Network slates original series pair, reality trio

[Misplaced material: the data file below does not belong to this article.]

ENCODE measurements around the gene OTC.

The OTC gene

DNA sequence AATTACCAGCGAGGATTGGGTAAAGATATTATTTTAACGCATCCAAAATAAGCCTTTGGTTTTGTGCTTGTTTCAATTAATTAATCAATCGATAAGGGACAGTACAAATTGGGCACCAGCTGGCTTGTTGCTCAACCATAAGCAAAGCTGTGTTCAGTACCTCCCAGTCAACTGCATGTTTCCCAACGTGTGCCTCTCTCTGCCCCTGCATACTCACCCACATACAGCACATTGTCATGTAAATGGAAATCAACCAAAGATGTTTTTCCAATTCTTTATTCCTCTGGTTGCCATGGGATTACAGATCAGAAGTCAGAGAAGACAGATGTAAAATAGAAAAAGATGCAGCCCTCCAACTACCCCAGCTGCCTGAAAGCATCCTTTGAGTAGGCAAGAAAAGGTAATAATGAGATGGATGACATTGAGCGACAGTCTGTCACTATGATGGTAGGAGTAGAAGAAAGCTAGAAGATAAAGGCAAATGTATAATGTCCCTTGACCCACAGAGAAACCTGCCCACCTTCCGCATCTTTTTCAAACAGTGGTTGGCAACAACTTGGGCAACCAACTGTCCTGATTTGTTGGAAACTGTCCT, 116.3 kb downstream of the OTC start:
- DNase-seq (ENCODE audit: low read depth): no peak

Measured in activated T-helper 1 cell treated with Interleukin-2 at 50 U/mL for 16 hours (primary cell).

CBS is adding two scripted series and a trio of reality newcomers to its summer programming mix, finalizing a third-quarter sked that’s once again heavy on “Big Brother” and crime repeats.The Eye lineup, revealed Monday, contained no surprises, with almost all of the programming having been previously announced as targeted for a summer run. That includes dramas “Swingtown” and “Flashpoint,” as well as the ad-themed competition “Jingles” (Daily Variety, Oct. 1). Still, with five new hourlong shows slated to bow, CBS scheduling chief Kelly Kahl said the Eye will air a record number of firstrun hours between June and September. “I’d say it has to be at least twice as much as we’ve ever had,” he said. In the wake of a strike-shortened season that saw nets broadcast a heavy load of repeats in the winter, web toppers have decided that a summer packed with too many repeats could be dangerous. “Coming out of a strike, we need to win viewers back,” Kahl said. “This is one way of doing it.” The Eye’s summer rollout will now begin Sunday, June 1, with the long-delayed premiere of “Million Dollar Password,” hosted by Regis Philbin. Quizzer will air at 8 p.m. Sundays, with Rosie O’Donnell and Neil Patrick Harris among the celebs slated to play along with civilian contestants. Betty White, a regular on the original “Password,” has also booked a return appearance. On Thursday, June 5, at 10 p.m., CBS bows “Swingtown,” the risque drama about life in the 1970s. That’s a week later than previously announced, due to the Eye’s desire to avoid a conflict with the newly scheduled two-hour season finale of ABC’s “Lost.” CBS, risking all sorts of “dog days of summer” puns, unveils canine talent competition “Greatest American Dog” on July 10. Skein will air in the 8 p.m. Thursday timeslot normally occupied by “Survivor” during the regular season. The next night, July 11, CBS premieres “Flashpoint,” the CTV-produced drama about rescue workers (Daily Variety, Jan. 29). Friday nights at 10 may not seem like an ideal place for a new drama, but Kahl believes the slot will benefit the show. With “Numbers” as a lead-in, “It will have a crime audience flowing into it,” he said. “And the expectations are going to be a little lower on a Friday night.” Eye’s big summer gun, “Big Brother,” gets a later-than-usual start this year, with its premiere pushed until Sunday, July 13. Delay is no doubt designed in part to lessen the burden on the show’s production staff, which will have virtually no break between the current ninth cycle of “Brother” and the upcoming summer edition. “Brother” will keep its in-season air pattern of Sundays at 8, Tuesdays at 9 and Wednesdays at 8. As usual, CBS will also utilize “Brother” to help launch a new nonscripted skein — in this case, the Mark Burnett-produced “Jingles.” Latter skein will premiere Sunday, July 27, at 9 p.m., following an original “Big Brother” seg. Crime repeats will once again remain a big part of the CBS summer sked, with all three “CSI” skeins slated to air encores, along with “NCIS.” Three crime-solvers — “Without a Trace,” “Numbers” and “Cold Case” — are shifting into new timeslots for the warm-weather months. “Trace” movies to 10 p.m. Tuesdays on June 3, “Numbers” shifts back an hour to 9 p.m. Fridays on July 11, and “Cold Case” moves to 10 p.m. Sunday on July 27. CBS will also have a smattering of summer specials, including the Tony Awards, an AFI clipfest and a pair of mixed martial arts bouts that will air in primetime on two Saturday nights.
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